Aug 17, 2019 | Updated: 07:24 AM EDT

Scientists develop organic materials for electronics

Mar 25, 2019 09:29 AM EDT

(Photo : Pixabay)

The U.S. Department of Energy's (DOE) Argonne National Laboratory has developed a method on how to control the electronic structure of organic electronics. 

The potential of organic electronics is great compared with the commonly used inorganic electronics in terms of versatility and high cost-efficiency. Companies can utilize their flexibility in printing these into paper or integrating them into clothing to provide power to wearable electronics. 

A Maria Goeppert Mayer Fellow at the Argonne National Laboratory, Nick Jackson, showed that electrical efficiency is influenced by the internal structure of organic material. Organic materials have complex structures that challenge researchers to predict the final structure and efficiency of the material. Jackson focused on developing machine learning in order to make these predictions. 

Organic materials are assembled through vapor deposition where an organic molecule evaporates in order to condense slowly on a surface. Conditions for deposition are manipulated in order to control the manner molecules are packed in the film. 

"It's kind of like a game of Tetris," said Jackson. "The molecules can orient themselves in different ways, and our research aims to determine how that structure influences the electronic properties of the material."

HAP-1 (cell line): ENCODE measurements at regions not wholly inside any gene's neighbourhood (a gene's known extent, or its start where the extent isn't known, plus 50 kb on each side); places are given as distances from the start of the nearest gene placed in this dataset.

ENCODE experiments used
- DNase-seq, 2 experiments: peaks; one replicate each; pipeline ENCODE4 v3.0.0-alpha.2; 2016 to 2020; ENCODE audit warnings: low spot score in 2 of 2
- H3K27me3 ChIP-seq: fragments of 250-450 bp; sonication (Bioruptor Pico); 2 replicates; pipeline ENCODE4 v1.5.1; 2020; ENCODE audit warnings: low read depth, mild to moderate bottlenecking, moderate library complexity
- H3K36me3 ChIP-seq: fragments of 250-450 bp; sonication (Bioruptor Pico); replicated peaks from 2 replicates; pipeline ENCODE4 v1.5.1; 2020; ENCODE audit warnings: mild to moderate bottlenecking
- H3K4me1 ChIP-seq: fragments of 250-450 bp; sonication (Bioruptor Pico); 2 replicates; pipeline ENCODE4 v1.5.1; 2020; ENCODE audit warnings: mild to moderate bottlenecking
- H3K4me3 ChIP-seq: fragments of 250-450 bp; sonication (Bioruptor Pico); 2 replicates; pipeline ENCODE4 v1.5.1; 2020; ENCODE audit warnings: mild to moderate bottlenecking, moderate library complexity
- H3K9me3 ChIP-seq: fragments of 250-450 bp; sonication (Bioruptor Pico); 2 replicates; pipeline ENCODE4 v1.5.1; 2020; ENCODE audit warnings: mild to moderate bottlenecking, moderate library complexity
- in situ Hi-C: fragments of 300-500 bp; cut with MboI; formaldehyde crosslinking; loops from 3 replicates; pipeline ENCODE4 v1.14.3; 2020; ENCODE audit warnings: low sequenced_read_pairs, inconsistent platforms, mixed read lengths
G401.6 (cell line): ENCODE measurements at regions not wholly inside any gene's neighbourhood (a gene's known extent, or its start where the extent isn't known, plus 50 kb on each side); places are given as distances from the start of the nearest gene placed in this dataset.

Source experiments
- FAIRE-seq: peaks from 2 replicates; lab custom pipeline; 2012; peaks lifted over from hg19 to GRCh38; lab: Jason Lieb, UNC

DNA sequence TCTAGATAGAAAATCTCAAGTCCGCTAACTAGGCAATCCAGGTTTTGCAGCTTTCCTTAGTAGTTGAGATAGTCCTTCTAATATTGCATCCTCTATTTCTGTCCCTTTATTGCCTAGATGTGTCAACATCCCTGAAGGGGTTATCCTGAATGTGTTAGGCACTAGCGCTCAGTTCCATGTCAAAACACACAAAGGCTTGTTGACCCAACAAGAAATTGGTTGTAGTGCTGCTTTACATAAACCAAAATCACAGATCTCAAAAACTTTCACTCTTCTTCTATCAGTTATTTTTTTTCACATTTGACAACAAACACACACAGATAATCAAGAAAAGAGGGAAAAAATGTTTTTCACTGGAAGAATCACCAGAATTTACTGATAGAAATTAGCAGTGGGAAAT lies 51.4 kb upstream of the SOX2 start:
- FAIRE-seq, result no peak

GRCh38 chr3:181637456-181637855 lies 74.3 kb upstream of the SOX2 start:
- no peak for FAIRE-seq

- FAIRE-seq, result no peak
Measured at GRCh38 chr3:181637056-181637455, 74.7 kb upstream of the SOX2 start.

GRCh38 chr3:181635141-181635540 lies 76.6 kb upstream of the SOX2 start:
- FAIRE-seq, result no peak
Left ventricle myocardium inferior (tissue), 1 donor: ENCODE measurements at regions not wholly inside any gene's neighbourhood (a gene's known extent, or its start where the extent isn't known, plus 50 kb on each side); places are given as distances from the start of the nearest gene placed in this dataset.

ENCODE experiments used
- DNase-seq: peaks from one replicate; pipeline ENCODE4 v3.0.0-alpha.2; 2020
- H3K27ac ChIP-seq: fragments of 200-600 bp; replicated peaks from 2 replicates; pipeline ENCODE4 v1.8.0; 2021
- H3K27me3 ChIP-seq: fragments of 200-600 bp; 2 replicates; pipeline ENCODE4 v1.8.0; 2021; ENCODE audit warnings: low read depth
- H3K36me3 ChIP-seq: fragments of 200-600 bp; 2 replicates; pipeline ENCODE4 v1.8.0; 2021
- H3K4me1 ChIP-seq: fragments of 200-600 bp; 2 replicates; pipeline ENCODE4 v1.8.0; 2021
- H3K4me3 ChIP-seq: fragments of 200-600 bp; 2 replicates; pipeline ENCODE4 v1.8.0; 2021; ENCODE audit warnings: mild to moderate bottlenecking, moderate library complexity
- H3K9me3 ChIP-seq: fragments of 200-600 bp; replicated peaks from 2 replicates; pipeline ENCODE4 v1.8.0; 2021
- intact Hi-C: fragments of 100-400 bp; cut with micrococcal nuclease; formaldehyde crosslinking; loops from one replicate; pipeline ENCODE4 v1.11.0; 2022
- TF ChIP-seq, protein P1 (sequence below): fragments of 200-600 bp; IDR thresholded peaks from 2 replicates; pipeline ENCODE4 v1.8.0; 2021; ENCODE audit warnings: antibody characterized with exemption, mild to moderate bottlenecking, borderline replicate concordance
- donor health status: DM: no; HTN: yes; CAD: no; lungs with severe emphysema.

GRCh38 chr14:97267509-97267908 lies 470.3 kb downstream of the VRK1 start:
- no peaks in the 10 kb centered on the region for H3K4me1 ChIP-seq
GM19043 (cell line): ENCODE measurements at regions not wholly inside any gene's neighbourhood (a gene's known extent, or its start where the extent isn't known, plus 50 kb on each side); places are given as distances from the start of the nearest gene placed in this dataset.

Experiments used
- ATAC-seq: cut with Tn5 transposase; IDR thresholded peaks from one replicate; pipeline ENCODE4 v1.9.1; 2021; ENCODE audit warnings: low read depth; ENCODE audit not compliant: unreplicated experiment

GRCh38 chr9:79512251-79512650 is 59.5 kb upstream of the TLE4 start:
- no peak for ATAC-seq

The efficiency of the organic material is influenced by the charge mobility. Charge mobility is affected by the packing of the molecules in the film. The relationship between charge mobility and efficiency was studied by simulating vapor deposition process. 

"We have models that simulate the behavior of all of the electrons around each molecule at nanoscopic length and time scales," said Jackson, "but these models are computationally intensive, and therefore take a very long time to run."

It is required that the behavior of electrons must be described in groups of molecules. This could be done if there are cheaper, coarser computational models developed that simulate the packing of entire devices. Computation time is reduced by these coarse models. The need to make these predictions jibe with the physical results is the challenge among scientists. Machine learning algorithms are used by Jackson to show the relationship between the detailed and coarse models. 

"I drop my hands and leave it to machine learning to regress the relationship between the coarse description and the resulting electronic properties of my system," Jackson said.

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